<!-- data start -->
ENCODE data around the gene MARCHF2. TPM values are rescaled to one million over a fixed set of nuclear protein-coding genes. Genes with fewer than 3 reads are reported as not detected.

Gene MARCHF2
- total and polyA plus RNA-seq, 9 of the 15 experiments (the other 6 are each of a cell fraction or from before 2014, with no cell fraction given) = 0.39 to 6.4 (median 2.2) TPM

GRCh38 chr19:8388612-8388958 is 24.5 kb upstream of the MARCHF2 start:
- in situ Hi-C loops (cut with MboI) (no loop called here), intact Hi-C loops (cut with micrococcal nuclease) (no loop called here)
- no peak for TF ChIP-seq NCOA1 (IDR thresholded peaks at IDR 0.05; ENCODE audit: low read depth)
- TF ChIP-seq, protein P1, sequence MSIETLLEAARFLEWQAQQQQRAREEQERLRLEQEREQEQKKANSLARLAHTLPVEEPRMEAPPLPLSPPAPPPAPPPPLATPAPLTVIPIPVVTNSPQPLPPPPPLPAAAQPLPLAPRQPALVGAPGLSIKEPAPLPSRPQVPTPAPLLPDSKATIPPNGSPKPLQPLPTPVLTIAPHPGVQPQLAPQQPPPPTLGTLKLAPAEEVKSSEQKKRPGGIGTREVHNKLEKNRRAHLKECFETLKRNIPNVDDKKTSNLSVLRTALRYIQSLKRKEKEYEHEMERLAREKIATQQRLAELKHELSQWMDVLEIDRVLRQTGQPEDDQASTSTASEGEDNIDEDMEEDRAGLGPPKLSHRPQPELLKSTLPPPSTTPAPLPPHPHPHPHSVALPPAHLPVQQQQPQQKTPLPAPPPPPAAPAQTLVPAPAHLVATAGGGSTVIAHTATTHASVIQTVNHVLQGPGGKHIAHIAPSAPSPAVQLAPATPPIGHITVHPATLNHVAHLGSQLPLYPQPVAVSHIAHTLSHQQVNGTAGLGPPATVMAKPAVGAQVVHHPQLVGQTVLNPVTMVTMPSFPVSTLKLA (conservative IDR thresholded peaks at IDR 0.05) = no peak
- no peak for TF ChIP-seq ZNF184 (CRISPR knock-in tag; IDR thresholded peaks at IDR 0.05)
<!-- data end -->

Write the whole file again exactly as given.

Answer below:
ENCODE data around the gene MARCHF2. TPM values are rescaled to one million over a fixed set of nuclear protein-coding genes. Genes with fewer than 3 reads are reported as not detected.

Gene MARCHF2
- total and polyA plus RNA-seq, 9 of the 15 experiments (the other 6 are each of a cell fraction or from before 2014, with no cell fraction given) = 0.39 to 6.4 (median 2.2) TPM

GRCh38 chr19:8388612-8388958 is 24.5 kb upstream of the MARCHF2 start:
- in situ Hi-C loops (cut with MboI) (no loop called here), intact Hi-C loops (cut with micrococcal nuclease) (no loop called here)
- no peak for TF ChIP-seq NCOA1 (IDR thresholded peaks at IDR 0.05; ENCODE audit: low read depth)
- TF ChIP-seq, protein P1, sequence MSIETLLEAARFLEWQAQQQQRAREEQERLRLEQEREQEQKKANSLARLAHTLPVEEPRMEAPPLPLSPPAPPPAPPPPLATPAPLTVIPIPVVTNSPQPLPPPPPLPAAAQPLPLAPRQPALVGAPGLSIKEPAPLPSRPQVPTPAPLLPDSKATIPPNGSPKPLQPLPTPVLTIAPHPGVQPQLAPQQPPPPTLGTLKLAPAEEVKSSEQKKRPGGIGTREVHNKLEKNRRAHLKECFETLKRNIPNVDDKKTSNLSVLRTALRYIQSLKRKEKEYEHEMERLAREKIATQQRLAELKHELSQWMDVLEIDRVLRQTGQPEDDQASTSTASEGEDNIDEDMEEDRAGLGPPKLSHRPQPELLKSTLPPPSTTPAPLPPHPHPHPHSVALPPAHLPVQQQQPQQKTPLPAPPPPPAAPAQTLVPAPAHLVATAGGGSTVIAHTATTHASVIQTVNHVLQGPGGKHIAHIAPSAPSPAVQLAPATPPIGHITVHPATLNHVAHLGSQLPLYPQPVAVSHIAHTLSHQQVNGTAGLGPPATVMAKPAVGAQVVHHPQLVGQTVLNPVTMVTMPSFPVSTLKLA (conservative IDR thresholded peaks at IDR 0.05) = no peak
- no peak for TF ChIP-seq ZNF184 (CRISPR knock-in tag; IDR thresholded peaks at IDR 0.05)